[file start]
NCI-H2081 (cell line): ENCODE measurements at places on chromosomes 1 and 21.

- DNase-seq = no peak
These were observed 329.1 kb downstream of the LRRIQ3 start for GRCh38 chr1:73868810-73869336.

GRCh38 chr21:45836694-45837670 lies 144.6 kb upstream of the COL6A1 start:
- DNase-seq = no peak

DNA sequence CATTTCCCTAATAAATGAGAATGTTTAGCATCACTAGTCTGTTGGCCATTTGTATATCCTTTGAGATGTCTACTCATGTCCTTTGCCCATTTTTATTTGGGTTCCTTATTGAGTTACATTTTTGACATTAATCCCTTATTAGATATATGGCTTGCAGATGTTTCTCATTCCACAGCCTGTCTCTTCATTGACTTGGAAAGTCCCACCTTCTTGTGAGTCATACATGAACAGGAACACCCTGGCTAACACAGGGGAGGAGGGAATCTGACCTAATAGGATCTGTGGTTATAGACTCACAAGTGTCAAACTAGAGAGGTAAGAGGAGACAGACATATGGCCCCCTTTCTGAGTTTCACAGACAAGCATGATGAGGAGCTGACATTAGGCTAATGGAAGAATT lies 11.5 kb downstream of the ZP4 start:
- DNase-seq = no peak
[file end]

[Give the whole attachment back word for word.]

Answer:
NCI-H2081 (cell line): ENCODE measurements at places on chromosomes 1 and 21.

- DNase-seq = no peak
These were observed 329.1 kb downstream of the LRRIQ3 start for GRCh38 chr1:73868810-73869336.

GRCh38 chr21:45836694-45837670 lies 144.6 kb upstream of the COL6A1 start:
- DNase-seq = no peak

DNA sequence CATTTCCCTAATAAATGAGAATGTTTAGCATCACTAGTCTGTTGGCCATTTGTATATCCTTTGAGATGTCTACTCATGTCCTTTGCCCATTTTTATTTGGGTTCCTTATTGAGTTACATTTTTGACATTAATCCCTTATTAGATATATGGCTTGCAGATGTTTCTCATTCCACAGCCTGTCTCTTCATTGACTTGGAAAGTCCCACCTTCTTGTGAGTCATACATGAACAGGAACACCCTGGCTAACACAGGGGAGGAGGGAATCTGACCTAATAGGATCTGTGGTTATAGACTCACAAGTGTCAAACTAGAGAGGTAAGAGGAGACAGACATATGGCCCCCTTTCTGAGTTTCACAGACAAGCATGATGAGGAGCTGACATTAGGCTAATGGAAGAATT lies 11.5 kb downstream of the ZP4 start:
- DNase-seq = no peak